Disclosures Must Be Provided in a Clear and Conspicuous Fashion: Disclosures must be clear and conspicuous. FTC Negative Option Report, p. 27. Disclosures should be placed in a location where the consumer is likely to see them, and should not be buried in long paragraphs of dense text or displayed in such a manner so that the consumer is unlikely to read them. Id. Disclosures should be labeled in such a way as to indicate the importance and relevance of the information. Id. The text should be in a size and color that makes it easy to find and read, and should not be in small in print, contained in long passages that are single-spaced or in all-capital letters or in colors that do not adequately contrast with the disclosure document. Id.
Disclosures Should Be Made Before the Customer Incurs Any Financial Obligation: Disclosures must be made before the consumer incurs any financial obligation. FTC Negative Option Report, p. 27. The advertiser must disclose the terms to the consumer before the consumer agrees to the purchase. Id.
Affirmative Consent to the Automatic Renewal Continuity Offer: Consumers must take an affirmative step to demonstrate their consent to the negative option offer. FTC Negative Option Report, pp. 27-28. The advertiser must obtain the consumer’s affirmative consent before enrolling the consumer in the negative option program and must memorialize the consumer’s consent.
Must Provide (and Not Impede) Cancellation Procedures: Cancellation procedures must be provided for the offer. A marketer should not impede the effective operation of promised cancellation procedures and should honor any cancellation request that complies with the procedures. FTC Negative Option Report, p. 28. Marketers should not (1) hang up on a consumer seeking to cancel, (2) place a consumer on hold for an unreasonably long time, (3) provide false information to the consumer about how to cancel the offer or (4) misrepresent the reasons for delays in processing consumer’s cancellation requests. Id.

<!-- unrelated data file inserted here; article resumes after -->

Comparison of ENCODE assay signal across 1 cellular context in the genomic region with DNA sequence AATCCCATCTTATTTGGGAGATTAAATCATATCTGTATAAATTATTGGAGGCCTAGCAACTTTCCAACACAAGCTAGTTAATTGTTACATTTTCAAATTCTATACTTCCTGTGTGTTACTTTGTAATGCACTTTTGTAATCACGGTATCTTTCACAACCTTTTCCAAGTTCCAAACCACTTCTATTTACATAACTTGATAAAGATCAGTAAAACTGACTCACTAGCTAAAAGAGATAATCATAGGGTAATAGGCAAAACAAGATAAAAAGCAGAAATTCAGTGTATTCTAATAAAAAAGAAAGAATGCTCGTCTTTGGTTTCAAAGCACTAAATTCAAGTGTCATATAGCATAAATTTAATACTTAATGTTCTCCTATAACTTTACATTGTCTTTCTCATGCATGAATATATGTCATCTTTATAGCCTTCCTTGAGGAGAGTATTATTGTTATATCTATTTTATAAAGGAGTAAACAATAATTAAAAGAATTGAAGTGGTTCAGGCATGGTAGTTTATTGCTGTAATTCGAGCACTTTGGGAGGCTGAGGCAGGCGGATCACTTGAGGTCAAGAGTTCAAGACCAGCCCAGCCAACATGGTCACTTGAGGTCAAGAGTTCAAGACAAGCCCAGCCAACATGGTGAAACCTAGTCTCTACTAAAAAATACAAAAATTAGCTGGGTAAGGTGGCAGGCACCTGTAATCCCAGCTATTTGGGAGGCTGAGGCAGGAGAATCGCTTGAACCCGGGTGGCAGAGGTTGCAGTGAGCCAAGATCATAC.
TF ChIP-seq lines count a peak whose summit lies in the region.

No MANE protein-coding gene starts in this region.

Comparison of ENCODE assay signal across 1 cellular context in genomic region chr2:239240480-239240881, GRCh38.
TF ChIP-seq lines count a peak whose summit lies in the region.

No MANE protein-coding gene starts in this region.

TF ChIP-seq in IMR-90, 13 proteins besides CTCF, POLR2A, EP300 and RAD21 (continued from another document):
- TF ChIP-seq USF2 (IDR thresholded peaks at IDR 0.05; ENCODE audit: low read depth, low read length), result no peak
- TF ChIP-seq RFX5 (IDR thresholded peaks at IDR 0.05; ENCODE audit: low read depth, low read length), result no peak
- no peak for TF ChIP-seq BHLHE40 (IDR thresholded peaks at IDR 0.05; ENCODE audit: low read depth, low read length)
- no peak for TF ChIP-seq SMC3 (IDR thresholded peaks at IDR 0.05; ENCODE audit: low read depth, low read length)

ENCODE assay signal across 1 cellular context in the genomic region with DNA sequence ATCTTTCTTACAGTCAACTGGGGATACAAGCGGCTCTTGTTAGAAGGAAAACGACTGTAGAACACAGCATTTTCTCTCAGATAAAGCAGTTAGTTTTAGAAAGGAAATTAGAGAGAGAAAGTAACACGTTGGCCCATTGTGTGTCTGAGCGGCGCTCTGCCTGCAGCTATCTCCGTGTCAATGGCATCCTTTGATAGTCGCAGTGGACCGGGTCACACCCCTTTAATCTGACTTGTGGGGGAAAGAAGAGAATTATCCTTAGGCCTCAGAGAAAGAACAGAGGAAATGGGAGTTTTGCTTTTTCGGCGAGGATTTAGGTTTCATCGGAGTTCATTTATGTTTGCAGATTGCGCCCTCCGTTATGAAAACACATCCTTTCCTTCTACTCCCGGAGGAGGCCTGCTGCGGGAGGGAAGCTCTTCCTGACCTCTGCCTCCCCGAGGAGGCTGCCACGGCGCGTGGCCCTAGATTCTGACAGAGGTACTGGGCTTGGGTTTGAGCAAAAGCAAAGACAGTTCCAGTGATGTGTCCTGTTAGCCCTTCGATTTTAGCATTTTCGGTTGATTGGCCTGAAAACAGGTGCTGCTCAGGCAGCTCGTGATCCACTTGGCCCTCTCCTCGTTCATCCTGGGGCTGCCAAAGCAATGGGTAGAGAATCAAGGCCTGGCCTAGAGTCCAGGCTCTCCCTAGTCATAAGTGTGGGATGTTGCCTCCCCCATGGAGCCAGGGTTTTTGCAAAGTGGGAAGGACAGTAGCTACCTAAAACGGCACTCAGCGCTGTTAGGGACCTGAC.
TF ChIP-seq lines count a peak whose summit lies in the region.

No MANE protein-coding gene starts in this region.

Electronic Funds Transfer Act: If a consumer uses a debit card (instead of a credit card) to pay for the automatic renewal feature of the monthly unlimited plan, then marketers must also comply with the Electronic Funds Transfer Act (“EFT Act”) and associated regulations promulgated by the Federal Reserve. The EFT Act establishes the rights of consumers, as well as the responsibilities of all participants, in electronic funds transfer activities. 15 U.S.C. § 1693, et seq.
Preauthorized transfers from a financial institution are subject to regulations promulgated by the Federal Reserve under Regulation E. 12 C.F.R. 205.10 (Regulation E; Preauthorized Transfers). In accordance with Regulation E, preauthorized transfers require a writing to be signed or similarly authenticated by the consumer prior to the transfer, and the person who obtains the authorization must provide a copy to the consumer. 12 C.F.R. 205.10(b). In addition, if the preauthorized transfer varies from the amount of a previous transfer under the same authorization or from the preauthorized amount, then the designated payee (or the financial institution) must send the consumer written notice of the amount and date of the transfer at least 10 days before the scheduled date of transfer. Id. at § 205.10(d).
A signed agreement (or similar authentication) from the consumer must be obtained prior to the transfer of funds. If the price changes or the preauthorized transfer varies from the amount of a previous transfer under the same authorization or from the preauthorized amount, then the consumer must be provided written notice of the amount and date of the transfer at least 10 days before the scheduled date of transfer.
State Law Regarding Automatic Renewal Continuity Programs: State law often applies to negative option offers. Below is a summary of some of the relevant laws.
Ohio Consumer Sales Practices Act: Like the FTC Act, the Ohio Consumer Sales Practices Act (“OCSPA”) prohibits unfair or deceptive sales practices in consumer transactions. Ohio Rev. Code § 1345.02. A consumer transaction “means a sale, lease, assignment, award by chance, or other transfer of an item of goods, a service, a franchise, or an intangible, to an individual for purposes that are primarily personal, family, or household, or solicitation to supply any of these things.” Id. at § 1345.01. Similar to the FTC Act, the OCSPA allows the Ohio Attorney General to conduct investigations and to prosecute violators to enforce the OCSPA. Id. at §§ 1345.02 and 1345.05. Unlike the FTC Act, a consumer has a private cause of action and is entitled to relief including, but not limited to, rescission, actual damages and an injunction. Id. at § 1345.09. Under certain circumstances, a consumer may receive treble damages. Id.